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Make Your Computer Speak Text Aloud

You can make your computer talk in a number of ways, which can be a valuable facility for people who have difficulties with reading, for someone who can't see very well or at all, and for those who need to give their eyes a rest. These guides explain how to use the built-in speech function in your operating system (Windows or Mac). There are also third-party screen-readers and text-to-speech software applications available.

This guide is different depending on your operating system (Windows or Mac).


Windows

Step 1: Use Narrator now

Open the "Ease of Access Center" window by pressing the Windows+U, or by clicking the "Start" button, followed by "Control Panel," then "Ease of Access," then "Ease of Access Center."

Under the "Quick" access to common tools header, shown in fig. 1, click "Start Narrator," or press Alt+N. This will start Narrator for current use.

fig. 1

Ease of Access Center panel

Step 2: Set Narrator to start every time

Follow these steps to make Narrator start automatically when you log in.

Open the "Ease of Access Center" window as in Step 1. Under the "Explore all settings" header, click on "Use the computer without a display," or press Tab until it is highlighted and then press Enter.

Under the "Have text read aloud" header, tick the box next to "Turn on Narrator," as shown in fig. 2, or press Alt+U to tick it.

fig. 2

Ease of Access Center: Use the computer without a display panel

Click the "OK" button, or press Tab until it is highlighted and then press Enter.

Step 3: Tell Narrator what to read

Once you have turned on Narrator, you can select which things Narrator will read aloud, as shown in fig. 3.

fig. 3

Main Narrator settings

If you want text to be read aloud as you type, tick the box next to "Echo User's Keystrokes" by clicking on it, or press Alt+K to tick it.

If you want to have system messages read aloud, tick the box next to "Announce System Messages" by clicking on it, or press Alt+M to tick it.

If you want to hear screen scrolls, tick the box next to "Announce Scroll Notifications" by clicking on it, or press Alt+N to tick it.

If you want the settings box minimised at start-up, tick the box next to "Start Narrator Minimized" by clicking on it, or press Alt+Z to tick it.

When you are finished, minimize the settings window by clicking on the "Minimize" button on the title bar, or press Alt+Spacebar and then press N.

Note: If this does not work, it could be because your computer settings cannot be changed due to local IT policies--contact your local IT support for further assistance.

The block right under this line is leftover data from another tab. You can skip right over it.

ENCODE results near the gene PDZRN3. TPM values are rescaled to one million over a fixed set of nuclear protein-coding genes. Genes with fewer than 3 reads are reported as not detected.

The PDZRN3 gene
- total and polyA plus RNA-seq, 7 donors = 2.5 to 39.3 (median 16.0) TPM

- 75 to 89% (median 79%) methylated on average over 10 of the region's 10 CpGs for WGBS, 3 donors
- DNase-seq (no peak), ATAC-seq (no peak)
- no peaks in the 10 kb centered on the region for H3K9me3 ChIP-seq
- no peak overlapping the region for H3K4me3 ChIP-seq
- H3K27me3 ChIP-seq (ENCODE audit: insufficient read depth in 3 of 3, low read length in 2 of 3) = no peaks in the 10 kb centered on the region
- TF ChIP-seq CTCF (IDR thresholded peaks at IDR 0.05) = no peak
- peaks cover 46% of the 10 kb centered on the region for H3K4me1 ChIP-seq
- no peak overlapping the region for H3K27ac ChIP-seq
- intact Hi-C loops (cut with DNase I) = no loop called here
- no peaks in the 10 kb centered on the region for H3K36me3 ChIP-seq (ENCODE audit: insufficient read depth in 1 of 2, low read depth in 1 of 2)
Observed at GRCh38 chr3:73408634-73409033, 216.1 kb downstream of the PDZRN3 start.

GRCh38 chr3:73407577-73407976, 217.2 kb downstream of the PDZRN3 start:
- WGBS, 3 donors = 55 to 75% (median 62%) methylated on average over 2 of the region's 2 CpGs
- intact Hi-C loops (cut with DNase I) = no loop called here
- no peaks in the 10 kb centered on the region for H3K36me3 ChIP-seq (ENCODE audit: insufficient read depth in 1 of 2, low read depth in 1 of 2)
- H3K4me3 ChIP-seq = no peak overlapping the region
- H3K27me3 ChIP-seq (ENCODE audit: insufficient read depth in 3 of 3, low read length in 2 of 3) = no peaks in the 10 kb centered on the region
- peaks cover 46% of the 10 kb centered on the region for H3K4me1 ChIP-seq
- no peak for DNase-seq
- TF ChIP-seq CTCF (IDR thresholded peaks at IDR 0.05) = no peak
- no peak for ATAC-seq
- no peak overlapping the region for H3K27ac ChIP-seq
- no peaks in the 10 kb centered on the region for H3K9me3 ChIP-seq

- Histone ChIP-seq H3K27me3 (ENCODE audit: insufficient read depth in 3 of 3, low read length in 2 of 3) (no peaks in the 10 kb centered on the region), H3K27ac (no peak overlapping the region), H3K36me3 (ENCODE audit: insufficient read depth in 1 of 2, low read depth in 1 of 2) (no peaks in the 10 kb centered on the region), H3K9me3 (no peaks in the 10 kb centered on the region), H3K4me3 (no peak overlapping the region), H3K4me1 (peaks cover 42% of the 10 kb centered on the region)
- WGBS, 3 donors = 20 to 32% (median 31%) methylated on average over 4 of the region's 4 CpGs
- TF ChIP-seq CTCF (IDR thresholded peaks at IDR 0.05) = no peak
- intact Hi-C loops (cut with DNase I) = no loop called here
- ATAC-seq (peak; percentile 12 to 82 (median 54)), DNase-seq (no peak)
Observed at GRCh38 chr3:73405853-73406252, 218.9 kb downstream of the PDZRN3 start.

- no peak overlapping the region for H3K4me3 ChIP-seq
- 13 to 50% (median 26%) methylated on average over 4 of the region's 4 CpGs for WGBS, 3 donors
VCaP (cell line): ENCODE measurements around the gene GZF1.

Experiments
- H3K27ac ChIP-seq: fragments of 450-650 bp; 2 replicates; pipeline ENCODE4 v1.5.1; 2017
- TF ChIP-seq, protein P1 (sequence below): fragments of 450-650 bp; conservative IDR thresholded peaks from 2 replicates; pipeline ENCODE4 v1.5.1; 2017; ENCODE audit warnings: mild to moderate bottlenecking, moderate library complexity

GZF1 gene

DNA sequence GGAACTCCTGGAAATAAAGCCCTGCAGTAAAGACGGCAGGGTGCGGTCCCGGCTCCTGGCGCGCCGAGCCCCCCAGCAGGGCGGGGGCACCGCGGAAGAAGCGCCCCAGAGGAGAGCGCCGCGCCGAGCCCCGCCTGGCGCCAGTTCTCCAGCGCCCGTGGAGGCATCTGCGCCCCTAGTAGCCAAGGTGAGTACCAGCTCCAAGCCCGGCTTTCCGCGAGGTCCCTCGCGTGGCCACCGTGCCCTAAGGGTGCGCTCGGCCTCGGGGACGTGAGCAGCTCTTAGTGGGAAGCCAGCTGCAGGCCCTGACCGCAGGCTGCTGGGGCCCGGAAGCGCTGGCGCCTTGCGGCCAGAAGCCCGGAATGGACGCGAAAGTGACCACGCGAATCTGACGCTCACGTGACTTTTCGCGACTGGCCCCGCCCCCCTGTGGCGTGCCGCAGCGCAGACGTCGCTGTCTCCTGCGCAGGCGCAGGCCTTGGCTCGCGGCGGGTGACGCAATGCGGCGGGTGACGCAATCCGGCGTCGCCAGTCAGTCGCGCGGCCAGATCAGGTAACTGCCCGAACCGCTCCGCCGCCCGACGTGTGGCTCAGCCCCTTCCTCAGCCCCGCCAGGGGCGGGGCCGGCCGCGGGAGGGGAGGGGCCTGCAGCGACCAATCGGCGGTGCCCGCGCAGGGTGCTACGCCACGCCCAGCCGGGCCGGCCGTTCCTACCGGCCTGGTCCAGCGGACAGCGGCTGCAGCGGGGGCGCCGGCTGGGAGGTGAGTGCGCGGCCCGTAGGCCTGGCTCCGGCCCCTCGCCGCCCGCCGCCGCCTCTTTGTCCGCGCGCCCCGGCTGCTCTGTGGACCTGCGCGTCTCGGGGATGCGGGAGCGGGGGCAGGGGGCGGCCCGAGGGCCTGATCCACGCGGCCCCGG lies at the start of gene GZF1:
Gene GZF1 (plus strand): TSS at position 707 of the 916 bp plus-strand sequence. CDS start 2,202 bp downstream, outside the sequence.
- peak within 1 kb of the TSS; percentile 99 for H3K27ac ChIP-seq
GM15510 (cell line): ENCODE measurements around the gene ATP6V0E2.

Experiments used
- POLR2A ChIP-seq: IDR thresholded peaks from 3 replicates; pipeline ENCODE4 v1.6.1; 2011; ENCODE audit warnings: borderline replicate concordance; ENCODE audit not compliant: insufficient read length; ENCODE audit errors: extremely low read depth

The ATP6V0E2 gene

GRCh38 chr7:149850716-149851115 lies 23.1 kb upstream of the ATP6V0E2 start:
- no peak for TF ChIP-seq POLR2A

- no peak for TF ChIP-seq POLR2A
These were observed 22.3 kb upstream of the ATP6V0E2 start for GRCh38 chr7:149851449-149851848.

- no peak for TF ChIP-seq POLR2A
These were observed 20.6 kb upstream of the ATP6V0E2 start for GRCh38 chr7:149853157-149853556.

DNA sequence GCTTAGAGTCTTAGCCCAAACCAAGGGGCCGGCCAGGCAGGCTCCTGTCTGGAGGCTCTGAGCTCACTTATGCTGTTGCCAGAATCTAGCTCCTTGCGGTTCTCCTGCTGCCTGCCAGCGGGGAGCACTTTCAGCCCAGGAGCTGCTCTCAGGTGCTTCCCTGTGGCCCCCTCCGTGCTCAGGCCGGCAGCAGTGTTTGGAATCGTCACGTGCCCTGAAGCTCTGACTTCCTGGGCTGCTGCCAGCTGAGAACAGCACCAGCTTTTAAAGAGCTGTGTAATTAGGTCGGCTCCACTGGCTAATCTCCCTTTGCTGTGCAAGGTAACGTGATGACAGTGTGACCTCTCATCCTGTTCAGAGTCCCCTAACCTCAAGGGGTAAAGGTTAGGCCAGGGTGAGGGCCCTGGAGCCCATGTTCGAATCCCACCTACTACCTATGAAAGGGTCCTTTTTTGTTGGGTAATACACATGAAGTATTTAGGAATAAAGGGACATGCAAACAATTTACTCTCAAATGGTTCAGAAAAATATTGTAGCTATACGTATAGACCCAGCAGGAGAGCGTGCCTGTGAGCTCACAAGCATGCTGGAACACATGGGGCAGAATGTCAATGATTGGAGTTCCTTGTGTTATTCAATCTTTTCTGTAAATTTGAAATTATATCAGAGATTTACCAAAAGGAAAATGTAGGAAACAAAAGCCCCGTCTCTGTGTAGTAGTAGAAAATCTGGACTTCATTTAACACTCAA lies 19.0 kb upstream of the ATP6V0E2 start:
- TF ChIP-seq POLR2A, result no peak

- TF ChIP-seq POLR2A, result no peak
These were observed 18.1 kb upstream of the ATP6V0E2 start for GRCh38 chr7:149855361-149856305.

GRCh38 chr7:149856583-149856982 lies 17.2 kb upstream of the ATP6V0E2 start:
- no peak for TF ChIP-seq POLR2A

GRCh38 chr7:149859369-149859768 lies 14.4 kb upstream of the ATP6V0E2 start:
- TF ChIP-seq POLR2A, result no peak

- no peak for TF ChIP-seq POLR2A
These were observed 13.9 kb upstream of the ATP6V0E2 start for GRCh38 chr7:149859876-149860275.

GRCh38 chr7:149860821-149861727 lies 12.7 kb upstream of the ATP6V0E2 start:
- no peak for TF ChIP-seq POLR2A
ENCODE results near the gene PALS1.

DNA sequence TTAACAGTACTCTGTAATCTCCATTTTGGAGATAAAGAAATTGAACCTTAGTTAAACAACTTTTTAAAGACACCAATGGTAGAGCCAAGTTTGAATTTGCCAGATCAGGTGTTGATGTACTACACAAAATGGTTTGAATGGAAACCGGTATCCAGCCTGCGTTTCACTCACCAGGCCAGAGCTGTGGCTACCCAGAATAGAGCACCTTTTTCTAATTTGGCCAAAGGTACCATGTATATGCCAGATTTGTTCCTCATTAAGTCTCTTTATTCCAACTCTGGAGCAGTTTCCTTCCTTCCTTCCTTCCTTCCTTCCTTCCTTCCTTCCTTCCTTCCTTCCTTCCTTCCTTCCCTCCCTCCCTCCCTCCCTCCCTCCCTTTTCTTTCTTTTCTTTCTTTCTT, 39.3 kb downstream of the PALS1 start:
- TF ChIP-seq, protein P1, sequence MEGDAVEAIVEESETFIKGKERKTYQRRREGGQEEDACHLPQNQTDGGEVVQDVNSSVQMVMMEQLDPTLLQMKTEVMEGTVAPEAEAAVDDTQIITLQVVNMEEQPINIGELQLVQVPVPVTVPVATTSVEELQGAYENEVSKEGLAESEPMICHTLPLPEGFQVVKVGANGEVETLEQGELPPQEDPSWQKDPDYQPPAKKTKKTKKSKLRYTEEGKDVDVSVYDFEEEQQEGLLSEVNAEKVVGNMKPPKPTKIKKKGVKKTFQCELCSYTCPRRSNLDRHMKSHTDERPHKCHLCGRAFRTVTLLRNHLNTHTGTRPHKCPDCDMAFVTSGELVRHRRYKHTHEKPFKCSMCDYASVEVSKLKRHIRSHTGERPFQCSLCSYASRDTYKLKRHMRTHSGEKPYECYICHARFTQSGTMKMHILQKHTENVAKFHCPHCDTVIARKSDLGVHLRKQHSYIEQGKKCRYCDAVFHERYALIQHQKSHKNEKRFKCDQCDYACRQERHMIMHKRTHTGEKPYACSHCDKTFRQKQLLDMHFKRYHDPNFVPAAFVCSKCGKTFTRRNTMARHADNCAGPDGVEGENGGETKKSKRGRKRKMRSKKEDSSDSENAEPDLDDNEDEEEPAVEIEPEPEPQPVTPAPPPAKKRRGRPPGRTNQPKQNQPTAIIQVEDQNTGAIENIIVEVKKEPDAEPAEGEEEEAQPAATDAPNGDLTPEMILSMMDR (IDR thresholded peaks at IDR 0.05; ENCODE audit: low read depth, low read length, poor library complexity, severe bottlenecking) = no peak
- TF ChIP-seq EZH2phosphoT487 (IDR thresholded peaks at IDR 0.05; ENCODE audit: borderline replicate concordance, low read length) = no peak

Step 4: Keyboard shortcuts in Narrator

To read text from a screen, use the following shortcuts when Narrator is running:

  • Insert+F3--Read the current character.
  • Insert+F4--Read the current word.
  • Insert+F5--Read the current line.
  • Insert+F6--Read the current paragraph.
  • Insert+F7--Read the current page.
  • Insert+F8--Read the current document. 


Mac OS X

Here are step-by-step how to use the built-in speech functions in Mac OS X. Starting with OS 10.4 (Tiger), Mac OS X has included a fully integrated screenreader called VoiceOver. Earlier versions of Mac OS X have only the more limited screen-reading function called Speech (which is also available on later versions).

Step 1: Open the "Universal Access" window

Make sure you are in "Finder," If necessary, press Apple+Tab to cycle through the open applications until you return to "Finder."

Click on the "Apple" icon on the menu bar or press Ctrl+F2.

Click on "System Preferences," as shown in fig. 1, or press the down arrow key to highlight it and then press Enter.

fig. 1

System Preferences

In the "System Preferences" window (shown in fig. 2), click on the "Accessibility" icon, or press Tab repeatedly (you might need to press Ctrl+F7 first) to cycle through the icons until the "Universal Access" icon is highlighted, then press the Spacebar.

fig. 2

System Preferences: Accessibility

Step 2: Turn on VoiceOver

In the "Accessibility" window (shown in fig. 3), make sure the "VoiceOver" tab is selected.

fig. 3

System Preferences: VoiceOver

Under the "VoiceOver" header, click the "On" radio button, or press Tab until the "Off" radio button is highlighted and then press the left arrow key to select "On." You can also turn VoiceOver on or off at any time by pressing Apple+F5.

Step 3: Customise the settings for VoiceOver

To change the VoiceOver settings, click on the "Open VoiceOver Utility" button.

In the "VoiceOver Utility" window, shown in fig. 4, you can customise the settings.

fig. 4

voice-over-utility

To select a category, click on it, use the up and down arrow keys, or press Apple and the number it is in the list. For example, for "General" press Apple+1 and for "Braille" press Apple+9.

For a detailed guide to all of the VoiceOver settings options, see Apple's VoiceOver pages.

Click on the window's red close button or press Apple+W to finish.

Note: If this does not work it could be because your computer settings cannot be changed due to local IT policies--contact your local IT support for further help.

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Step 4: Braille support in VoiceOver

VoiceOver includes braille support. VoiceOver automatically recognizes the model in use and programs the keys --including "wiz wheels," scrollers, router keys, and buttons--to best suit each model's characteristics.

If you don't have a USB braille display, you can use the on-screen visual braille panel that is included with VoiceOver.

The braille panel behaves like a standard 40-cell display. It shows both the braille dots being sent to the dedicated braille display and an English translation, so sighted instructors, parents, or co-workers can read its contents with minimal disturbance to the non-sighted user.